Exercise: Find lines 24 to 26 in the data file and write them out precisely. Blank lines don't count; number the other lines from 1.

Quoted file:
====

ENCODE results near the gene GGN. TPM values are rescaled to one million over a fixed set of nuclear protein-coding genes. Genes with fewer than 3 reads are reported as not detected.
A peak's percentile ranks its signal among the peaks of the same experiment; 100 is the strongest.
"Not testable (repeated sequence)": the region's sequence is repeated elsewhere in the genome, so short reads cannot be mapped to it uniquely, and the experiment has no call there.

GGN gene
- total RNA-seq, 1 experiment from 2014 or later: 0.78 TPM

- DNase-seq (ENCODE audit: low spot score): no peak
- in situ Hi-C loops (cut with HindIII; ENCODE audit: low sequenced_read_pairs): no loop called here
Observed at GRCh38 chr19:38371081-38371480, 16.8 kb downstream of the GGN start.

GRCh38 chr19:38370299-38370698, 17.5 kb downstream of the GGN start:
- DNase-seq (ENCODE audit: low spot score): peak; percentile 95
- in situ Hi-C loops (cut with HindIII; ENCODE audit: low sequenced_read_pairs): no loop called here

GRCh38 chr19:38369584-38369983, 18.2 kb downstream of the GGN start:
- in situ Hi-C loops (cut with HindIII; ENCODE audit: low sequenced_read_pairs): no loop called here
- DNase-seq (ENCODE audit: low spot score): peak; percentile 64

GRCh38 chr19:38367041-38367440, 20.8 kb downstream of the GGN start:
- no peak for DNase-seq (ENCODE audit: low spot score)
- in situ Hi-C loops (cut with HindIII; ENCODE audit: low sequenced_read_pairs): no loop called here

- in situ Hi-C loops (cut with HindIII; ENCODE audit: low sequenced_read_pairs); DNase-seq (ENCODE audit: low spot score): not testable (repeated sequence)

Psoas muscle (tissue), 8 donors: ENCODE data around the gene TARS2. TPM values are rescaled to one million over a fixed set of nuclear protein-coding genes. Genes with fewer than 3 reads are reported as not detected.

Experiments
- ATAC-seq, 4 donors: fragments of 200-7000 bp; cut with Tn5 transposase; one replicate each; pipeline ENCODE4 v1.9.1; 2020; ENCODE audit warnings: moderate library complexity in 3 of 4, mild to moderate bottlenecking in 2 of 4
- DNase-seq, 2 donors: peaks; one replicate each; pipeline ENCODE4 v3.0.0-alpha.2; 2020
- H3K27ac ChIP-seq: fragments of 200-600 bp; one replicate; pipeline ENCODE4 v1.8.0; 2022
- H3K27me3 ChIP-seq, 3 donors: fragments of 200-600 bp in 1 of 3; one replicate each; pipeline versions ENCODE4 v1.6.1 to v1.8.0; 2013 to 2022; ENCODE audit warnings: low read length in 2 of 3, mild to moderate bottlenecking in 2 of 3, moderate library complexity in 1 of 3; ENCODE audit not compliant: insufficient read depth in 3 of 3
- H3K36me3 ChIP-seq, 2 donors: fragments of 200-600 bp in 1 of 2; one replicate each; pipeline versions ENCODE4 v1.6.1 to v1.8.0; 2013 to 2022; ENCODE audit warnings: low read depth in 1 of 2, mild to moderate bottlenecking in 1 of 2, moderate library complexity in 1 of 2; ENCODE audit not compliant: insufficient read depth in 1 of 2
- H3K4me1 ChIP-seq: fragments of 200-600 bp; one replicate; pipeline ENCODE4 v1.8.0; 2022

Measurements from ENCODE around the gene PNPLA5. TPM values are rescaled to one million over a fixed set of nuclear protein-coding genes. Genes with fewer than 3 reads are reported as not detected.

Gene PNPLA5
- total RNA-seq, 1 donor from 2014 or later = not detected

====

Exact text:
- H3K27me3 ChIP-seq, 3 donors: fragments of 200-600 bp in 1 of 3; one replicate each; pipeline versions ENCODE4 v1.6.1 to v1.8.0; 2013 to 2022; ENCODE audit warnings: low read length in 2 of 3, mild to moderate bottlenecking in 2 of 3, moderate library complexity in 1 of 3; ENCODE audit not compliant: insufficient read depth in 3 of 3
- H3K36me3 ChIP-seq, 2 donors: fragments of 200-600 bp in 1 of 2; one replicate each; pipeline versions ENCODE4 v1.6.1 to v1.8.0; 2013 to 2022; ENCODE audit warnings: low read depth in 1 of 2, mild to moderate bottlenecking in 1 of 2, moderate library complexity in 1 of 2; ENCODE audit not compliant: insufficient read depth in 1 of 2
- H3K4me1 ChIP-seq: fragments of 200-600 bp; one replicate; pipeline ENCODE4 v1.8.0; 2022